Investors bought only 64 percent of the shares in the deeply discounted initial public offering (IPO) by MTN Uganda, a statement from the company showed late Friday.
The telecom sought to raise Sh27.6 billion from the sale of 4.47 billion shares as part of the Uganda government’s push to spur local ownership in the industry.
The IPO, which was opened to East African investors –from Uganda, Kenya, Tanzania, Rwanda and Burundi— raised Sh16.94 billion (Ush535.9 billion).
Kenya’s National Social Security Fund (NSSF) bought 39.1 million shares in the Ugandan unit of South African-owned MTN for a 0.18 stake, securing sixth place among the top ten shareholders.
South Africa’s MTN Group was selling a fifth of its stake in its Ugandan subsidiary at a price of Ush 200 or Sh6.2 apiece.
To motivate investors, the telco offered free shares of between five and 10 units for every 100 units allocated. It required applications for the purchase of at least 1.1 billion shares.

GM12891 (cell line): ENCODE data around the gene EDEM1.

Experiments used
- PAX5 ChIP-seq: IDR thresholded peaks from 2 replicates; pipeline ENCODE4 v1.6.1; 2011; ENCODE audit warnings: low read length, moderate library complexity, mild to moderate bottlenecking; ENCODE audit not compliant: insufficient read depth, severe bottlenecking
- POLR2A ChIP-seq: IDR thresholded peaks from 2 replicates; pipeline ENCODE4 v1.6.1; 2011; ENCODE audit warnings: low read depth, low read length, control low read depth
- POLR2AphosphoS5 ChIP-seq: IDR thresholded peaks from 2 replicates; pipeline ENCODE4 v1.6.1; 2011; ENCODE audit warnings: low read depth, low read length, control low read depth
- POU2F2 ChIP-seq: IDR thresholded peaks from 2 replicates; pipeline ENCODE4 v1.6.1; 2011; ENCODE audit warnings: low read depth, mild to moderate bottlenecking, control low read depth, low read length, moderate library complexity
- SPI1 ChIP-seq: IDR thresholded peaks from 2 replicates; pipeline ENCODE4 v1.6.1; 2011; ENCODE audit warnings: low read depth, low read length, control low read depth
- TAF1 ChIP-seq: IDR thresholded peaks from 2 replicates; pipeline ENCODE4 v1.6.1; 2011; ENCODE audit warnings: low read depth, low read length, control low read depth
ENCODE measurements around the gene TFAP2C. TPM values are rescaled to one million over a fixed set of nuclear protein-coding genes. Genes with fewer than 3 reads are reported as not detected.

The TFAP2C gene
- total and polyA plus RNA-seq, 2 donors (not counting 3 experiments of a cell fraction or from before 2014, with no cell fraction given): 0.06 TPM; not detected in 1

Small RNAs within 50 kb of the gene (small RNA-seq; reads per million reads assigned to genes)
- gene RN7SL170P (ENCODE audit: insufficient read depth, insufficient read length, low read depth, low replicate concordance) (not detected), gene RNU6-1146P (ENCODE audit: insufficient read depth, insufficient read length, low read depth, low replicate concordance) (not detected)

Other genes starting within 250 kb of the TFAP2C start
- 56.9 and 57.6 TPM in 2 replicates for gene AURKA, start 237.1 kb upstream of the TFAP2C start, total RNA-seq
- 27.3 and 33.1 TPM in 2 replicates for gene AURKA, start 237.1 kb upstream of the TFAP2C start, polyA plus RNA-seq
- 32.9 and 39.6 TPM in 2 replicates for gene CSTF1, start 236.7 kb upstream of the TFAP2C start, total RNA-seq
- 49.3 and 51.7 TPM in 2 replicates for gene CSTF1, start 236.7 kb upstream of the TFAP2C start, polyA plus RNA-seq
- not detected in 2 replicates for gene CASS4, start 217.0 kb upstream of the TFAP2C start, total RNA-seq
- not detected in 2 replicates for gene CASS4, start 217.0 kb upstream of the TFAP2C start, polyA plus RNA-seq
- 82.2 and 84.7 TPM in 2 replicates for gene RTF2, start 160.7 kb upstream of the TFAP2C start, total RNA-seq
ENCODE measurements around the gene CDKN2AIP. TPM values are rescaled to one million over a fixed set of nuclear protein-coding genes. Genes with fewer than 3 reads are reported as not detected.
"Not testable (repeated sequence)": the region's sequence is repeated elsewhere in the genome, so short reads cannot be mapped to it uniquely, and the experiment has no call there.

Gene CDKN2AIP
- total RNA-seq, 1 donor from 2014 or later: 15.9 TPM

The incentive shares are rare for an IPO in the regional market and signalled MTN’s determination to ensure the offer was successful.
The IPO had been tipped to be Uganda’s biggest ever and seen as a major boost to its stock market, a small bourse with 40,000 investors trading just 17 stocks.
The shares will start trading on the Nairobi Securities Exchange (NSE) on December 7.
The listing will make MTN Uganda the second publicly traded telco in EAC after Safaricom IPO on the NSE in 2008.
Kenyan investment bank Dyer and Blair, owned by billionaire businessman Jimnah Mbaru, was the lead retail broker for the MTN IPO.